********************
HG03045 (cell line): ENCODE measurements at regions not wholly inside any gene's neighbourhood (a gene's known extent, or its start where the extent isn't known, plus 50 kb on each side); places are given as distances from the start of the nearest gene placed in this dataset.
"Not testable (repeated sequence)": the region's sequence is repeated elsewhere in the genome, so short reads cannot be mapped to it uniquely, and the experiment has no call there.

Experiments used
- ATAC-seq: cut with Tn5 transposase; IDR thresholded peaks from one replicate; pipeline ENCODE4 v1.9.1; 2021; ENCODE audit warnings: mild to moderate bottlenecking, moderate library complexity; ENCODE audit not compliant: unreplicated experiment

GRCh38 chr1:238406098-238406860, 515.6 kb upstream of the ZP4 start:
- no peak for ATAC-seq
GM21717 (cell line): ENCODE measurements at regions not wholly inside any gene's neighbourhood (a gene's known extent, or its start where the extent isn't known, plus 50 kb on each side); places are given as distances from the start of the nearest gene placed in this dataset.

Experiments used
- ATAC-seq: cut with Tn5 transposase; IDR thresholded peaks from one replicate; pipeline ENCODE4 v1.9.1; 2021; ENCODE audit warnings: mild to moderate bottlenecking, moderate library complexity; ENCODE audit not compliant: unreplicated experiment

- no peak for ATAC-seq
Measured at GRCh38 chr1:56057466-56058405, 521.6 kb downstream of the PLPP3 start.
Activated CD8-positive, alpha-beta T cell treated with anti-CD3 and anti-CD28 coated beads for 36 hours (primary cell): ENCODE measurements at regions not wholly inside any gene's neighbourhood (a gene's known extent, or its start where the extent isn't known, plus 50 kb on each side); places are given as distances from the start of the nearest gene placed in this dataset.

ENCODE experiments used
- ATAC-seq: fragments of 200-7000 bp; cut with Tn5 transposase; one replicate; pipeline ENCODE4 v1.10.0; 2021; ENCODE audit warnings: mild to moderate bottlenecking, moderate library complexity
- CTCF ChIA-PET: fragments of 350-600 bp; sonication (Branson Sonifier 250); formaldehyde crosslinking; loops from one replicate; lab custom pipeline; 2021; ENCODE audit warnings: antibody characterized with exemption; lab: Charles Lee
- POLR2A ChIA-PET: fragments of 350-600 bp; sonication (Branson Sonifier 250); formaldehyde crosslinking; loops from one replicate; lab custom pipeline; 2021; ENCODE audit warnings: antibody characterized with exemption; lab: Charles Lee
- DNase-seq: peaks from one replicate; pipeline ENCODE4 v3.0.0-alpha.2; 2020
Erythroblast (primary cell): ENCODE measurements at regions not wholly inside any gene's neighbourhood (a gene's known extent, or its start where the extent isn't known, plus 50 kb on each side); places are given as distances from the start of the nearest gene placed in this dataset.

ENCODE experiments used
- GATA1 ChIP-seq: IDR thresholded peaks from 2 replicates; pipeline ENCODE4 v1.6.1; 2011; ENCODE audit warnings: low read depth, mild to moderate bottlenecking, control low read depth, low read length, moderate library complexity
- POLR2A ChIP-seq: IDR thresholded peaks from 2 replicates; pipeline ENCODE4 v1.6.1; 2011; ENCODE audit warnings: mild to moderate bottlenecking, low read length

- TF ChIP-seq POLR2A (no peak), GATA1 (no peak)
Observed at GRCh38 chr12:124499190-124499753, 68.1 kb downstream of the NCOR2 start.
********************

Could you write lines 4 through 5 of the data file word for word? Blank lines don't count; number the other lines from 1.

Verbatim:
- ATAC-seq: cut with Tn5 transposase; IDR thresholded peaks from one replicate; pipeline ENCODE4 v1.9.1; 2021; ENCODE audit warnings: mild to moderate bottlenecking, moderate library complexity; ENCODE audit not compliant: unreplicated experiment

GRCh38 chr1:238406098-238406860, 515.6 kb upstream of the ZP4 start: